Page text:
Check out this review of the book, The Advocate's Daughter, by Anthony Franze, as featured in this post from the Mystery Thriller Week blog.
Check out this review of the book, The Million Dollar Duchesses, by Julie Ferry, as featured on the Rather Too Fond of Books blog.
About the Book
On 6th November 1895, the beautiful and brilliant heiress Consuelo Vanderbilt was wedded to the near-insolvent Charles Spencer-Churchill, 9th Duke of Marlborough in a dazzling yet miserable match – it glittered above all others for high society’s marriage brokers who, in this single year, forged a series of spectacular, and lucrative, transatlantic unions.
The bankrupt and ailing British aristocracy was suddenly injected with all the wealth and glamour of America’s newest dynasties. Millions of dollars changed hands as fame, money, power and privilege were all at play.
I hadn’t heard of The Million Dollar Duchesses before I was invited to take part in the blog tour but as soon as I read the synopsis I just knew this was going to be a book I enjoyed and I’m so pleased to say that I was right.
The Million Dollar Duchesses is such a wonderful and interesting look at the transatlantic marriage…
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Check out this great post from A Writer’s Path blog on the topic of writing in multiple POVs
by Lizard is Writing
Anonymous asked: “Hi Lizard! I have an idea for a writing piece I want to do. I have characters, a majority of the plot, and a brief outline of the ending. The only thing is, I don’t know how to begin in a way that isn’t overwhelming to the reader. I have a bunch of different characters who all need to be in the same place at the same time. I don’t know how to write in multiple perspectives in a way that doesn’t drag on or go too quickly. Any advice?”
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Check out this great new series, Artie Meets the Alchemist, by Teagan Geneviene from this post on her blog.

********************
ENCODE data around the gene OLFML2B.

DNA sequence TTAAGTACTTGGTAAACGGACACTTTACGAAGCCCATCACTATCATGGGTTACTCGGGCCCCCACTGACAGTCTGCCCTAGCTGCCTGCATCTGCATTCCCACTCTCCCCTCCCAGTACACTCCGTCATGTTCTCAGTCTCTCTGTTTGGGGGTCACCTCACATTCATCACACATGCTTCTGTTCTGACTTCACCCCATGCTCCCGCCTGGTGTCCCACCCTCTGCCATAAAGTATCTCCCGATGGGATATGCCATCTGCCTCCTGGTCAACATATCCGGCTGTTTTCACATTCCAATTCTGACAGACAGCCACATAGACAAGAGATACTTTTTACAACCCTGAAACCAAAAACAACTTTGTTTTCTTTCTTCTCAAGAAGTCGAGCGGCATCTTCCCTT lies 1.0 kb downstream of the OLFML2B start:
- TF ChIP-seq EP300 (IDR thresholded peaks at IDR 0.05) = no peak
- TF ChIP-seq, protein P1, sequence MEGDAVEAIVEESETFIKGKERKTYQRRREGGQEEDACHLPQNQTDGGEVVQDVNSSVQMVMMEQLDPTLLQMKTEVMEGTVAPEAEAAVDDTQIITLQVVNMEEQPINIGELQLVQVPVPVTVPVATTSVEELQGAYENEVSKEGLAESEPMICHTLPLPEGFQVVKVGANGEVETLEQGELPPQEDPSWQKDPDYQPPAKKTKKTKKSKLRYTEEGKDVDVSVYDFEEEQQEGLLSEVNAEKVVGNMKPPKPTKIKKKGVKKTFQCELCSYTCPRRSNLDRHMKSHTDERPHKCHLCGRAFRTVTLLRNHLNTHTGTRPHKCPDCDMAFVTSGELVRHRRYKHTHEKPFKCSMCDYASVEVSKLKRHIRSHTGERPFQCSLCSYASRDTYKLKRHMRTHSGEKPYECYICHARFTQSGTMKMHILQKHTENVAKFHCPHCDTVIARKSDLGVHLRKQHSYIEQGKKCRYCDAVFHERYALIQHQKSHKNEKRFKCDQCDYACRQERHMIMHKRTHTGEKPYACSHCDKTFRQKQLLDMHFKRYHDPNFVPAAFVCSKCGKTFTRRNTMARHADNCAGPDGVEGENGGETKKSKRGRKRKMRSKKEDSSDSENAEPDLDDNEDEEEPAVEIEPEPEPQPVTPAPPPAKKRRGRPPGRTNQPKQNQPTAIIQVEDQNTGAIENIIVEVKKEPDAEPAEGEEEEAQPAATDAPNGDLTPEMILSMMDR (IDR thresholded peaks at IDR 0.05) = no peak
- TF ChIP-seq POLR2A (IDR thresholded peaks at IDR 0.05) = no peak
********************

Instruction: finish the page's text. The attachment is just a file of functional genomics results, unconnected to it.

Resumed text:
Saturday, May 5, 2018
Hello, everyone! It’s Get Caught Reading Month. Chris Graham – the Story Reading Ape and I are together again for a mini-series in honor of this event. There’s also a free Kindle book to be had — read on to learn about that.
Every week, you’ll catch me reading a different book. You might catch Chris too, but you’ll have to ask him what he is reading. Kicking off this series, you’ve caught me reading one of my favorites by Olga Núñez Miret from her Escaping Psychiatry series — Beginnings the prequel.
Now here is the premier of the 2018 Get Caught Reading mini-series…
Artie Meets the Alchemist
Eugene Ivanov, Wiki Media Commons
“What is that infernal clanging? Ugh… It’s…
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Check out these updates to Sally's Cafe and Bookstore from this post on the Smorgasbord Invitation blog.
Check out this edition of the Smorgasbord Blog Magazine from this post on the Smorgasbord Invitation blog.
Read More "Smorgasbord Blog Magazine – Meet the #Bookreviewers – D.G. Kaye for Kathy Steinemann, Barb Taub for Terry Tyler, Robbie Cheadle for Ben Woodard, M.J. Mallon for Sacha de Black and Jan Sikes for Nonnie Jules"
Check out this helpful post from the Confessions of a Mystery Novelist blog on including a jail break in crime fiction.
Prison isn’t exactly a nice place to be. So, most people don’t want to go there. And, if they’re there, they don’t want to stay there. That’s one reason there are prison guards, security procedures, and so on. Despite those measures, though, people do escape from custody. With today’s technology, it’s not easy to do. But it does happen.
And it certainly happens in crime fiction. A prison escape can add some real tension to a story. And it can add a solid plot point, too. It’s a scenario that’s got to be done well if it’s going to be credible. But when it is, prison escape can work quite effectively in a crime story.
For instance, In Agatha Christie’s Sanctuary, vicar’s wife Diana ‘Bunch’ Howard goes to the local church to see to the flowers. When she gets there, she discovers to her shock that there’s a badly…
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